ONR 70th Anniversary Edition Distinguished Lecture Series:
"Oceanography, REMUS and Mine Warfare: An Historical Perspective"
Presented by: Mr. Christopher von Alt, Hydroid co-founder and former president
Over the past 30 years, ONR has demonstrated effective leadership in the successful support of rapid development, fielding and commercialization of numerous marine robotic systems and subsystems. One important area of innovation made possible by ONR involved fielding the Remote Environmental Monitoring UnitS (REMUS) family of autonomous robotic systems. This investment stands out because today these commercially available systems are in active use by over 18 nations, as well as by scientific and commercial communities worldwide. More importantly, these systems are valued by the warfighters that utilize them, because they work, they save time, they save money and they have pretty much eliminated the need for humans to actively participate in the complex and dangerous missions REMUS vehicles now undertake autonomously.
How did this happen and why has ONR had this success?
It began when ONR decided to direct a team of engineers from the Woods Hole Oceanographic Institution, who had developed a small highly portable autonomous underwater vehicle called REMUS, to collaborate with warfighters from the Special Operations Command — to establish through field experimentation if such a system could provide the capabilities required to get these men out of the minefield.
This collaborative approach developed capabilities and requirements incrementally, with those most important to the warfighter having priority. It also established a sense of ownership with the warfighter, ingraining a desire to make the tool work within that community. Thus, ONR’s approach not only developed a tool that was of value to the user, but it also established a community of informed users within the Navy and its laboratories that could further improve and refine the tool’s capabilities.
This collaborative approach to acquisition is known as the Users Operational Evaluation System (UOES). It has been adopted by Explosive Ordnance Disposal (EOD) and others in the Navy and has been utilized extensively to further develop and refine the REMUS family of systems.
EOD teamed with ONR to develop both the MK18 Mod 1 and Mod 2 systems using this collaborative approach. In 2012, a Fast Lane initiative was started when a contract was awarded to Hydroid in May of 2012 to manufacture and deliver four Mk18 Mod 2 vehicle systems to CF5 in Bahrain by July of 2013. These systems were delivered on time, and by February of 2015, these systems had logged over 2,600 hours of operations in the fleet and established a 98 percent availability rating.
Improvements and refinements continue to be made to these systems today, using the UOES process at minimal cost to the Navy. As a result, many of the original systems that Hydroid has delivered to navies worldwide are still in use after the systems have been upgraded to include new capabilities that have been identified through the UOES process.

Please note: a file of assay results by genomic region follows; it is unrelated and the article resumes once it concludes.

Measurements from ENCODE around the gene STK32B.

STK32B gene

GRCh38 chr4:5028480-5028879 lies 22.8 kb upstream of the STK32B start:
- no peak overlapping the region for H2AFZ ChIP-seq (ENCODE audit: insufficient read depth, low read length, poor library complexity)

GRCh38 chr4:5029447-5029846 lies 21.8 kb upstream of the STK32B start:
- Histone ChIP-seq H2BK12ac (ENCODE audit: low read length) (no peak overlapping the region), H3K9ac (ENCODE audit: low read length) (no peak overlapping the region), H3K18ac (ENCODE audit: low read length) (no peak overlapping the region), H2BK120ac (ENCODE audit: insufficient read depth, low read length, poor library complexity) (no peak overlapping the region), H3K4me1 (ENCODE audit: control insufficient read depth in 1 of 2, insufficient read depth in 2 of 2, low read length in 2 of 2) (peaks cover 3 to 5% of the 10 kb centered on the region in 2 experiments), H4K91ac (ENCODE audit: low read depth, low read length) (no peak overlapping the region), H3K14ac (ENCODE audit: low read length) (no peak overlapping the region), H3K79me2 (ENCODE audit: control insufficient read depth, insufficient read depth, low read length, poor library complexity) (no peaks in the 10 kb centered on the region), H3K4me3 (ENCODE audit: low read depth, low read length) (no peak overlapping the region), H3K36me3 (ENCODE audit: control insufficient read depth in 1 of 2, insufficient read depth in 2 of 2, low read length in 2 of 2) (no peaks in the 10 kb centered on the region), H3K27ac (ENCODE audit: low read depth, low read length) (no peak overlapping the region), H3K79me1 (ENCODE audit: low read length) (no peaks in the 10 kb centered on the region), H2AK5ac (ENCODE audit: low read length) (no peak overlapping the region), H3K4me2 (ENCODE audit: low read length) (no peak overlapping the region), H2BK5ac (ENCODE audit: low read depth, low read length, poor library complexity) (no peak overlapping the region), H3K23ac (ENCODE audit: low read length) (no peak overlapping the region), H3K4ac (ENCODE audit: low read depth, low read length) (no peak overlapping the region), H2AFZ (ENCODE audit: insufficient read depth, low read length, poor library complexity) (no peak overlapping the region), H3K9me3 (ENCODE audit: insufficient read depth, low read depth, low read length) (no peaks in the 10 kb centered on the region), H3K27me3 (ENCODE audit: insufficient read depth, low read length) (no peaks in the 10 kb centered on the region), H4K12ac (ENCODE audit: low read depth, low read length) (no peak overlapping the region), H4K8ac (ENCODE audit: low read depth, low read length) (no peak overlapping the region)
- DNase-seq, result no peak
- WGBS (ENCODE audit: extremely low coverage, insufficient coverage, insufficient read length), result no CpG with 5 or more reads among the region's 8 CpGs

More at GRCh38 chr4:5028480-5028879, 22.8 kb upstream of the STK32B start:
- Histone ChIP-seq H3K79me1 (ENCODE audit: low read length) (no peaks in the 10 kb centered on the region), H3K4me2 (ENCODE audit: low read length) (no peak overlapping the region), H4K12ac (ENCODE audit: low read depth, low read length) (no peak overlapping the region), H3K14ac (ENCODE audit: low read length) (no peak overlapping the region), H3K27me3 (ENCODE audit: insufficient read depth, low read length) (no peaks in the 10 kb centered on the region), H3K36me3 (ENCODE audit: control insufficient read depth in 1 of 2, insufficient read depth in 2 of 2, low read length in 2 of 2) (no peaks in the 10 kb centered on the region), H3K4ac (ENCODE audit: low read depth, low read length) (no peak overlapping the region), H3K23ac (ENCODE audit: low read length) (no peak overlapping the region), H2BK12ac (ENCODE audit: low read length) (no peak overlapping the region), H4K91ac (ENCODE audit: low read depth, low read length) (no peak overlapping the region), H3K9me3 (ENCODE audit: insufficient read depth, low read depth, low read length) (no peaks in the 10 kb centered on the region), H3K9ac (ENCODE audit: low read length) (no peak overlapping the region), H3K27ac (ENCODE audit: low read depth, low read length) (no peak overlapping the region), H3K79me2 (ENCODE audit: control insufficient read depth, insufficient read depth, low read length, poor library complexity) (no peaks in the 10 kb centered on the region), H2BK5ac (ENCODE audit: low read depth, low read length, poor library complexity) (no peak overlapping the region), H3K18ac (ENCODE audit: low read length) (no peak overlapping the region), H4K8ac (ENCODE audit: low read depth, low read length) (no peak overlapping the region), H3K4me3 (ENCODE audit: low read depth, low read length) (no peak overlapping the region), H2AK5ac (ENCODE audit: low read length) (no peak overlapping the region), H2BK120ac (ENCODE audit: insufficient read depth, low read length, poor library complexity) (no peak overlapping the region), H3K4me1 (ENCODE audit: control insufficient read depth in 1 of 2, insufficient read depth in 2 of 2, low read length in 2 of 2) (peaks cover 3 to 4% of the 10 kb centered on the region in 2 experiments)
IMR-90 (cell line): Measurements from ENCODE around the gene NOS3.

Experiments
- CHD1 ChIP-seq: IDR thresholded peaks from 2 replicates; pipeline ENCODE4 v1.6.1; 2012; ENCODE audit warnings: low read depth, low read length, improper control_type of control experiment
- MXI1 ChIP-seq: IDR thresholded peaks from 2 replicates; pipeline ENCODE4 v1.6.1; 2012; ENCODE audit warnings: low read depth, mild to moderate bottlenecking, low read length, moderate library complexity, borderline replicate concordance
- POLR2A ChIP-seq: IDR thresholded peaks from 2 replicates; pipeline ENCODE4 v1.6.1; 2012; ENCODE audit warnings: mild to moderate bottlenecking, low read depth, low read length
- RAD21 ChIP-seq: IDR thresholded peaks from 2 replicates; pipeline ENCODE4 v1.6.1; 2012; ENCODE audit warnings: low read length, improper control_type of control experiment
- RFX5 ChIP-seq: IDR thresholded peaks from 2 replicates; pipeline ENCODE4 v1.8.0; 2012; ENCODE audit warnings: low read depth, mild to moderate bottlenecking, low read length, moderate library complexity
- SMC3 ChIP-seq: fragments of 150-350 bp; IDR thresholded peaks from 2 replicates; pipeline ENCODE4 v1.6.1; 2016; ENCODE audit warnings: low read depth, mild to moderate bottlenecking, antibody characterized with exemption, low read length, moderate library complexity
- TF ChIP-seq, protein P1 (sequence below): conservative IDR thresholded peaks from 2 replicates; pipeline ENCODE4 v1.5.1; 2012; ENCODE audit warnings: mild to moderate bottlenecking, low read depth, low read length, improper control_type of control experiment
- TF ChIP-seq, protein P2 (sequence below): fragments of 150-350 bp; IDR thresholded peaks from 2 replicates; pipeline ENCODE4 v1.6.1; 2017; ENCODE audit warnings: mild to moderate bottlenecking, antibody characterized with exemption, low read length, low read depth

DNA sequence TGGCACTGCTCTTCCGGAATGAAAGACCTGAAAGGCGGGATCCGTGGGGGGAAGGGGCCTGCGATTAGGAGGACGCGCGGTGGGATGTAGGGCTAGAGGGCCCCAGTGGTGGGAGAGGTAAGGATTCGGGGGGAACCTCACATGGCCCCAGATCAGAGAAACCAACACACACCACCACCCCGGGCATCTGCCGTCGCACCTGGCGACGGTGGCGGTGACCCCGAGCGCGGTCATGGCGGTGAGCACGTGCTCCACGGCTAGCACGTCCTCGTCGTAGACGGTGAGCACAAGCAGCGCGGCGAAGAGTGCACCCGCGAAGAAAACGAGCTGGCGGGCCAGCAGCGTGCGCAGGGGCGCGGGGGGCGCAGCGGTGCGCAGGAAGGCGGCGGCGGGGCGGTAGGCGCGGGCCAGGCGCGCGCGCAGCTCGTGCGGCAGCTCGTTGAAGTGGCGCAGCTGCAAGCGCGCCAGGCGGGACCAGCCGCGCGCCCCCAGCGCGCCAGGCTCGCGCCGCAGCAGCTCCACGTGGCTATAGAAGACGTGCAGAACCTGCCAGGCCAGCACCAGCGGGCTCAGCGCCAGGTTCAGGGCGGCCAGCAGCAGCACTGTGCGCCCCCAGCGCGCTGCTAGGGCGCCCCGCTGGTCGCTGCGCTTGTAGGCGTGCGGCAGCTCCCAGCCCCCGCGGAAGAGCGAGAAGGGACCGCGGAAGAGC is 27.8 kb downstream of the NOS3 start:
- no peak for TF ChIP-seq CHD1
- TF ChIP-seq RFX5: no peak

Mr. von Alt will trace the history of the development of these systems and others from the mid 1980s to today, establishing how effective and fun this collaborative acquisition process has been.
This event is now closed. Watch a video of Mr. von Alt's lecture.
When: Tuesday, May 10, 2016 11 a.m. to Noon
Bobby Junker Executive Conference Center
14th Floor, One Liberty Center
875 North Randolph Street
Arlington, VA 22203
For any questions regarding this event, please email Dr. Sandra Chapman.
Download the flyer
About Mr. Christopher von Alt
Mr. von Alt has more than 30 years of experience developing, fielding and operating towed, tethered, and autonomous underwater vehicle systems and seafloor observatories that function in water depths ranging from 10 - 6,000 meters. During the course of his career, Mr. von Alt co-founded and led the world famous Oceanographic Systems Laboratory of the Woods Hole Oceanographic Institution and oversaw the conception, development and fielding of numerous undersea robotic systems by this laboratory.
After 20 years at the Woods Hole Oceanographic Institution, Mr. von Alt co-founded Hydroid, creating an independent company whose mission is to commercialize and further develop the REMUS family of marine robotic systems. Mr. von Alt served as the chairman of the board and/or president of Hydroid from its inception in 2001 until he stepped down in January of 2016. Under his leadership, Hydroid became the world’s largest provider of autonomous underwater vehicle systems, which are now operated by over 18 independent navies.
Mr. von Alt received a degree in Electrical Science from the University of New York at Stony Brook in 1978 and a Masters degree in Ocean Engineering from M.I.T. in 1984. He received the IEEE Oceanic Engineering Society’s Distinguished Technical Achievement Award in 2011 for his work involving the development and fielding of autonomous underwater vehicles.